The Pittsburgh Synagogue Shooting Trial and the Gordian Knot of a Social Psychopathology


The medicalization of anti-Semitism: a possibility?


form and form/AdobeStock


As the sentencing stage of the Pittsburgh trial winds down, which focused on the possibility of serious mental illness in the perpetrator, attention has shifted somewhat to anti-Semitism. For example, the Jewish Telegraphic Agency and author Ron Kampeas asked yesterday in an article title: “Is antisemitism always delusional? The Pittsburgh Synagogue shooter’s penalty could hinge on the answer.”1

If the answer is yes, the defense might persuade the jury that the perpetrator is delusional and therefore was not capable of meeting the definition of intent in committing his crime. However, that then begs the question of whether all anti-Semites are delusional to some extent.

There has been historical discussion about whether there are mass delusions, so to speak, drawing much attention with the study of crowd psychology by journalist Charles Mackey in 1841. The subjects included alchemy, economic bubbles, haunted houses, and the influence of religion on the shape of beards. For a time, up to DSM-5, folie à deux, a delusional belief shared by 2, was an official psychiatric diagnostic category. However, most modern psychological viewpoints consider online conspiracy theories about anti-Semitism and other matters more like “partisan motivated reasoning,” sometimes called groupthink.

Using anti-Semitism as an example, part of the underlying challenge is defining it. The most commonly accepted definition is from the International Holocaust Remembrance Alliance, which states2:

“Antisemitism is a certain perception of Jews, which may be expressed as hatred . . .”

The use of the words “perception” and “hatred” puts it in the psychological and mental realm, but how? How much hatred is necessary and when, if anytime, is hatred appropriate?

Anti-Semitism, like racism, has never been in the DSM. No wonder that psychiatry and psychology were left out of the national plan to address anti-Semitism in May by President Biden’s administration. Rather, the usual focus is on education, awareness, and safety, just expanded and crucially supported by our federal government.

As I wrote in a column right before the trial started, “A Social Psychopathology Classification: Social Psychiatry Prediction #5,” there is another way to potentially classify and address anti-Semitism, as one of the social psychopathologies, defined like individual psychopathology, but writ to large groups. There are large social tendencies to scapegoat and harm others, as we see in the social antis, isms, social phobias, cults, and system burnout. Both the perpetrators and victims can suffer, though differently. The potential value of viewing anti-Semitism this way would be in medicalizing it, which inevitably would lead to new research and possible interventions.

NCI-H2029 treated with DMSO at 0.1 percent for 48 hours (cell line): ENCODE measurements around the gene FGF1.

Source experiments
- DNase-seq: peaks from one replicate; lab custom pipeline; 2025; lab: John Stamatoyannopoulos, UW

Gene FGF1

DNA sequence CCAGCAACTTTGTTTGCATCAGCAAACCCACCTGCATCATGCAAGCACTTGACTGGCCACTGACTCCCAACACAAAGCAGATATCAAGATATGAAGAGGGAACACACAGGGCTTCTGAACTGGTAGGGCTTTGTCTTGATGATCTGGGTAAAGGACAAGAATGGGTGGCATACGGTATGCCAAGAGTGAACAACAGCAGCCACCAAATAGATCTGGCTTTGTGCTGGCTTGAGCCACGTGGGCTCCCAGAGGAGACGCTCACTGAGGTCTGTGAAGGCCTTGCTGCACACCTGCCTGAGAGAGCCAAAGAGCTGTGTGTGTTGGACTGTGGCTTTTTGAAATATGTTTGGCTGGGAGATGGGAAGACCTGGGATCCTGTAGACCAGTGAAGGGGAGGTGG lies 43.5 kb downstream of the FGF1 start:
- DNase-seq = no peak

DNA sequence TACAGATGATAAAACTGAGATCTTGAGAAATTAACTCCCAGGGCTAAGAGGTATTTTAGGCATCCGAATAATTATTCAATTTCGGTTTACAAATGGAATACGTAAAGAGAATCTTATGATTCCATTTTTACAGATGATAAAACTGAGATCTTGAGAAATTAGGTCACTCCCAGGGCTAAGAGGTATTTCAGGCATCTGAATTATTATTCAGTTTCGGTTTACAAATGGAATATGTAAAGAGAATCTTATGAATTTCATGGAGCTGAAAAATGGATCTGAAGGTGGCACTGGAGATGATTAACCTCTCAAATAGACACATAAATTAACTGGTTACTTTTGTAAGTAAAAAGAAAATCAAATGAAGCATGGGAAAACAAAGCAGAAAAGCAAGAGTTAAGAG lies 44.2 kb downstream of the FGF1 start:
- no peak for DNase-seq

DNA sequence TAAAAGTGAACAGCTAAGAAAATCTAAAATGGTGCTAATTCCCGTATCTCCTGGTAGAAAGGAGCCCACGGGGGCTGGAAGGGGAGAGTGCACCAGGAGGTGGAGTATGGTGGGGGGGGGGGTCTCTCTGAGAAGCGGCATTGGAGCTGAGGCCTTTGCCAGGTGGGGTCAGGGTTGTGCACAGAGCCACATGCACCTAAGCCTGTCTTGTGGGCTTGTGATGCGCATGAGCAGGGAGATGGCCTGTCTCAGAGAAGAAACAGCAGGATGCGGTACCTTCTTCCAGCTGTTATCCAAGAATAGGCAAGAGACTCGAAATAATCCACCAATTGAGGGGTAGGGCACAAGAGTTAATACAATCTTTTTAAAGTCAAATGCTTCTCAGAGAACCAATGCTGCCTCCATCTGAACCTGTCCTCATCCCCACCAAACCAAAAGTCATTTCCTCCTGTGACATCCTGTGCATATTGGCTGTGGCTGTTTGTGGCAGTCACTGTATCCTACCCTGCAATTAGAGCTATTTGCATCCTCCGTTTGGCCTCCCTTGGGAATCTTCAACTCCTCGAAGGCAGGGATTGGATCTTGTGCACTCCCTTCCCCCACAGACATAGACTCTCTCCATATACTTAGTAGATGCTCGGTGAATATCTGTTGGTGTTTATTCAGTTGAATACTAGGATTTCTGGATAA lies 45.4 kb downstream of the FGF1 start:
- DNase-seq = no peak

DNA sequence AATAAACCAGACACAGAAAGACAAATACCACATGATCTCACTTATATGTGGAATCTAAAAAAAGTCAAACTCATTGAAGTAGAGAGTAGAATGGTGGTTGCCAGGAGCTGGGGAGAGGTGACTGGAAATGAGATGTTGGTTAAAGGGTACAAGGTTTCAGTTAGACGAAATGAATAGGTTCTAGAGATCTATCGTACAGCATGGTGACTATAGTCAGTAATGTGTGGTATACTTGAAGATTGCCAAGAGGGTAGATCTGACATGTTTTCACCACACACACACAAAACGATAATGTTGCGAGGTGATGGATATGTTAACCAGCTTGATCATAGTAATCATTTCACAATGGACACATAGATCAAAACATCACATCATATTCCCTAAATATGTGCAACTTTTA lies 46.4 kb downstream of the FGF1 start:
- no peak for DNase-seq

When I recently made a presentation about the trial and anti-Semitism, a medical colleague astutely brought up the relevance of the legendary Gordian knot. The story goes that Alexander the Great solved the test of unraveling an elaborate knot that belonged to Gordium. Whoever could do so was said to be bound to become the ruler of Asia. After trying unsuccessfully to unravel the knot like others, he stared at the knot and suddenly realized that there was another way to do so right in front of his eyes, so he took out his sword and sliced the knot in half, implying that there might be a simple new way to slice through thousands of years of our anti-Semitism knot. Could that not be the medicalization of anti-Semitism? Psychedelics, for example, have sometimes been thought to be that psychological sword.

That innovation might even have legal repercussions for cases like this one. If it is a social psychopathology, then aren’t there accessories to the crime in some way, like the influential commentators, social media companies, and funding by other countries? Or do I sound delusional to even suggest this perspective?

Dr Moffic is an award-winning psychiatrist who has specialized in the cultural and ethical aspects of psychiatry. A prolific writer and speaker, he received the one-time designation of Hero of Public Psychiatry from the Assembly of the American Psychiatric Association in 2002. He is an advocate for mental health issues related to climate instability, burnout, Islamophobia, and anti-Semitism for a better world. He serves on the Editorial Board of Psychiatric Times.


1. Kampeas R. Is antisemitism always delusional? Pittsburgh synagogue shooter’s penalty could hinge on answer. The Jerusalem Post. July 13, 2023. Accessed July 13, 2023.

2. What is antisemitism? International Holocaust Remembrance Alliance. Accessed July 13, 2023.

Related Videos
Dune Part 2
© 2024 MJH Life Sciences

All rights reserved.